Anne Richardson

Heather Petrocelli, winner of the 2019 Elmer Buehler Award for Film Preservation

by Anne Richardson

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Every year, in the middle of the Oregon Film History Conference, we stop talking about Oregon’s rich film, animation and print cartooning history long enough to pay tribute to the people who do the work which makes film history research possible. This year we honor Heather Petrocelli.

In 2013, Heather preserved a set of films which came out of PSU’s Center for the Moving Image (1969-1981). She secured financial support from the Multnomah County Cultural Coalition and arranged for Gary Lacher to do the film to digital transfers.

Some of the CMI titles Heather preserved:

Urban Mosaic (1966) with Andries Deinum & Helen Gordon

Fragments (1966-67) by Andries Deinum & Tom Taylor

Caprice Will Become The Rule (1969) live music performance

The Seventh Day (1970) documenting student anti-war protests and police response

The Time Is Now: A Film About A Wood Co-op (1971) by Harry Dawson

A Man and His Work (1971) by Jack Sanders

Helen Frankenthaler at Portland State: Q & A (1972)

Living Together (1972) with Margaret Mead

Riches of the City (1976) about the architecture of Portland’s Old Town

With these films, it is possible to piece together the teaching approach PSU film professor Andries Deinum used in his Center For The Moving Image, the first film school in the PNW.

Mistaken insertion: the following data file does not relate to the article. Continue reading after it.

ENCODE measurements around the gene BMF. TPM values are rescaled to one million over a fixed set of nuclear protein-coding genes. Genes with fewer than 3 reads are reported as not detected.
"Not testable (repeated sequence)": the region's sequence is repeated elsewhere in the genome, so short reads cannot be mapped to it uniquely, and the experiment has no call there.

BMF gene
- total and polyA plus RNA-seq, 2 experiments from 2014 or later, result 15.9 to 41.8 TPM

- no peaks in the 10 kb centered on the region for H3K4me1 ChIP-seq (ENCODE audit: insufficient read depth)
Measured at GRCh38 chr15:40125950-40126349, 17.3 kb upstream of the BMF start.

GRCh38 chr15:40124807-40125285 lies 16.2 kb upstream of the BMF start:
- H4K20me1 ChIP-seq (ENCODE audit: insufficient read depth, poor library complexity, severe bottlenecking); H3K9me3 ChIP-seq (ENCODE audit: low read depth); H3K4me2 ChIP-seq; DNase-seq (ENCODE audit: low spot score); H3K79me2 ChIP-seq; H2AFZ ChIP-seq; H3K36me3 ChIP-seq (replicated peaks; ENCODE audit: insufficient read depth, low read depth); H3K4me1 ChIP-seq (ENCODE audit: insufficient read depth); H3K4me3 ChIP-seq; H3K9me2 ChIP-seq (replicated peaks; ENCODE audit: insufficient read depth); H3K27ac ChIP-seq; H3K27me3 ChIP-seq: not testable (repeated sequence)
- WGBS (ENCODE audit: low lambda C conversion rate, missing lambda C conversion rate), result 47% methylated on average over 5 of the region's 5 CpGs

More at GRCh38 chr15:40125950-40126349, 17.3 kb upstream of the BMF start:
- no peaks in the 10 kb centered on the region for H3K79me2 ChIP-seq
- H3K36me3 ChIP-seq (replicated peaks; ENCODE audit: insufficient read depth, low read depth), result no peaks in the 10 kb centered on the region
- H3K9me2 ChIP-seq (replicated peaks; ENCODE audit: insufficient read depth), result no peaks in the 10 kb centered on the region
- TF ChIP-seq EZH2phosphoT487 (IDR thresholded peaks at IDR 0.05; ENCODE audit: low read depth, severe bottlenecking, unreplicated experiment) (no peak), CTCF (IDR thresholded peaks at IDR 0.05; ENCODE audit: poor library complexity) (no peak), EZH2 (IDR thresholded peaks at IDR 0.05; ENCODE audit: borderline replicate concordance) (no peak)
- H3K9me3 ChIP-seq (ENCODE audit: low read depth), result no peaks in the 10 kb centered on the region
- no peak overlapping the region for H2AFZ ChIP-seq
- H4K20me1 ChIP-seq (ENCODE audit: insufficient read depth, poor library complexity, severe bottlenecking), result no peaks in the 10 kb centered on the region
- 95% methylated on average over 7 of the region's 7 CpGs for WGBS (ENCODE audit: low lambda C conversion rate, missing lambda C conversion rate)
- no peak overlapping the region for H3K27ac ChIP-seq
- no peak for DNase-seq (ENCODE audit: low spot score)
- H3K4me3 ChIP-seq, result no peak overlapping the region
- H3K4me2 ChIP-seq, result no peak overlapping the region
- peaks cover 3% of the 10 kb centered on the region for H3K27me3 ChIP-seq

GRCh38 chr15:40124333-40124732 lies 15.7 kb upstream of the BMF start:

Heather Petrocelli’s masters thesis, Portland’s “Refugee from Occupied Hollywood”: Andries Deinum, his Center for the Moving Image, and Film Education in the United States, can be found online. Currently, she is pursuing a PhD in Film Studies at the Gothic Centre in Manchester Metropolitan University.

The Elmer Buehler Award for Film Preservation will be presented to Heather Petrocelli on May 3 during the fifth annual Oregon Film History Conference. Sheldon Renan, the 2018 award winner, will make the presentation.

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Founded in 2007 by Anne Richardson and Dennis Nyback, Oregon Cartoon Institute uses new media, archival film, research, networking, and cross disciplinary discussion to explore Oregon film, animation, and print cartooning history.  It has no brick and mortar presence, and always works in partnership with organizations which do.

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